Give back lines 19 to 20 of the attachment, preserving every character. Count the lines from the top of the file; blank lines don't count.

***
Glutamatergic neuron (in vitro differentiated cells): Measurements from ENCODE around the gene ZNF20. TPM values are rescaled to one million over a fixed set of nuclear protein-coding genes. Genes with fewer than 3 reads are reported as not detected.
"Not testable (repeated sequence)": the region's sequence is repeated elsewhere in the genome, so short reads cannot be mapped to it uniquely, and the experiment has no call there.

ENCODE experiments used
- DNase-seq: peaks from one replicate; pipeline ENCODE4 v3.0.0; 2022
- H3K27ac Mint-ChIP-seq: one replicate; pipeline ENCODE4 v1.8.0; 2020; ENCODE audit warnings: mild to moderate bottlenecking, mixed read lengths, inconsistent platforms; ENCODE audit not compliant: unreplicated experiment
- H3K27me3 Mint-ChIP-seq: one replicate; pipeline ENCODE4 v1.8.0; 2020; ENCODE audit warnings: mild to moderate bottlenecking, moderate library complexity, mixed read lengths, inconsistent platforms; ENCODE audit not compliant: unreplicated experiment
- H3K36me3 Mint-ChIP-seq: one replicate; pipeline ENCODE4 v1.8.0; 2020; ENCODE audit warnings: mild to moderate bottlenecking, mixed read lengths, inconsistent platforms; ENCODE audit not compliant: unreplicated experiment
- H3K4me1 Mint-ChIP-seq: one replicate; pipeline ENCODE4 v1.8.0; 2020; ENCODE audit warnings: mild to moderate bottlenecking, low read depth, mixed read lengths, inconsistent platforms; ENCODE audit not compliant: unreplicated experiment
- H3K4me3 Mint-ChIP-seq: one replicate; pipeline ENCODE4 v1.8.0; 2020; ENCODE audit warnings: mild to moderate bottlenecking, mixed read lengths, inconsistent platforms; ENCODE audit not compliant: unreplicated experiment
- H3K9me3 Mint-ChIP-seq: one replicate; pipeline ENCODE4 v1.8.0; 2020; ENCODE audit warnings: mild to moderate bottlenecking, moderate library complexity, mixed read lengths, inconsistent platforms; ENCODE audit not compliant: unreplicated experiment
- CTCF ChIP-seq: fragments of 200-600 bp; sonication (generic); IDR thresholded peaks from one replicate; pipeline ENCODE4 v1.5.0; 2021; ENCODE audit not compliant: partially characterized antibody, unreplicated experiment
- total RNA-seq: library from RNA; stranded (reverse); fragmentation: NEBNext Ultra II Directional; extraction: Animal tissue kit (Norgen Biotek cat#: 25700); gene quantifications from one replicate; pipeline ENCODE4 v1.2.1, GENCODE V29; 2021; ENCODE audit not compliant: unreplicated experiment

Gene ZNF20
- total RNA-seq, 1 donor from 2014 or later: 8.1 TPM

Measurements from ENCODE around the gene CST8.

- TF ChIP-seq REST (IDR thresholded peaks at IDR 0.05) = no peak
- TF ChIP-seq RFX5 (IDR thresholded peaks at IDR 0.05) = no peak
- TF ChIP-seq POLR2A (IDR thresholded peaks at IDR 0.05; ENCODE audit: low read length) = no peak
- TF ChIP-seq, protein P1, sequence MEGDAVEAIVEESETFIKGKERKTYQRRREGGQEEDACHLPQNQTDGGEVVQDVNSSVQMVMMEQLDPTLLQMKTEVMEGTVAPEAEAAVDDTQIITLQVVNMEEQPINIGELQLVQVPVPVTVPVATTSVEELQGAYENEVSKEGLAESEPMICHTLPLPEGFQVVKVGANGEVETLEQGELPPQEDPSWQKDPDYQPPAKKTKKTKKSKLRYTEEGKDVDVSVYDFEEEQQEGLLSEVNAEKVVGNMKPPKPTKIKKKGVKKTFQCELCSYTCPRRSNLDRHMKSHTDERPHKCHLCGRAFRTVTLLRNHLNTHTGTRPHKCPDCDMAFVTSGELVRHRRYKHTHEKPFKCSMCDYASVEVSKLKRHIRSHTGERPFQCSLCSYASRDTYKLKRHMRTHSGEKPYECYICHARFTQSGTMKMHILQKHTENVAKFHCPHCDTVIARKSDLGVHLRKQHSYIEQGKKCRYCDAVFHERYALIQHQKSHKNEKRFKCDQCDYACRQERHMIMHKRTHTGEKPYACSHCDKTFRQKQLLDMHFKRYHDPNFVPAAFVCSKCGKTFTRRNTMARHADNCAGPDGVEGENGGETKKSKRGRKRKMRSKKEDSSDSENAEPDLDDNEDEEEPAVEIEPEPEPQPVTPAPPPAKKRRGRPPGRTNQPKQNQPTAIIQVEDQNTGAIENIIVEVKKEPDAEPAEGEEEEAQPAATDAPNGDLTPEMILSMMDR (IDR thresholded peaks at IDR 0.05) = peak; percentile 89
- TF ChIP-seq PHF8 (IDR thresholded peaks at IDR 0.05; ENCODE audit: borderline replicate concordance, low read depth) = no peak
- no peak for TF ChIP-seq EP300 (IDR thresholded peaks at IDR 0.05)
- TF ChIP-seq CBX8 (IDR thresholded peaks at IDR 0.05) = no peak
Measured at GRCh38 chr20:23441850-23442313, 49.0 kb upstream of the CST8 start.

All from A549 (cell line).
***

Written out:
- TF ChIP-seq, protein P1, sequence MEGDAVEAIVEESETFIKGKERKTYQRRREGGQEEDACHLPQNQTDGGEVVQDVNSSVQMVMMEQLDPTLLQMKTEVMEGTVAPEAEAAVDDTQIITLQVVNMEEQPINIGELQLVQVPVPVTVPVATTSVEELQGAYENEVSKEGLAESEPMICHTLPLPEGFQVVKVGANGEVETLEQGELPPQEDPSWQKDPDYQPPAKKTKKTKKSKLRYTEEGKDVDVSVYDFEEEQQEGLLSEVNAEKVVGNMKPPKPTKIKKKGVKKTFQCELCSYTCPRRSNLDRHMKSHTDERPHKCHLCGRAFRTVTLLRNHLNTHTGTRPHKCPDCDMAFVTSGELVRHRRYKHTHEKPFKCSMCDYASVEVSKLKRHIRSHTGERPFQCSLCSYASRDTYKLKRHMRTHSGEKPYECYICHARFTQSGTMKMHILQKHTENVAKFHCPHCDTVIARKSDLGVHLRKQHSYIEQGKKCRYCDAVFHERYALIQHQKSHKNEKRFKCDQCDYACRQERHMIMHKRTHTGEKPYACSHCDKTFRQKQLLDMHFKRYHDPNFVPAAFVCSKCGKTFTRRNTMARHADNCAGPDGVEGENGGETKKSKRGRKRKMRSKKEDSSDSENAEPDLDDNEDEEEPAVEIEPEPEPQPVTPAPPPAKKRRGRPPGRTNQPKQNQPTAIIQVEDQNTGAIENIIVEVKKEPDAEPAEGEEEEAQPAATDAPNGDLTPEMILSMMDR (IDR thresholded peaks at IDR 0.05) = peak; percentile 89
- TF ChIP-seq PHF8 (IDR thresholded peaks at IDR 0.05; ENCODE audit: borderline replicate concordance, low read depth) = no peak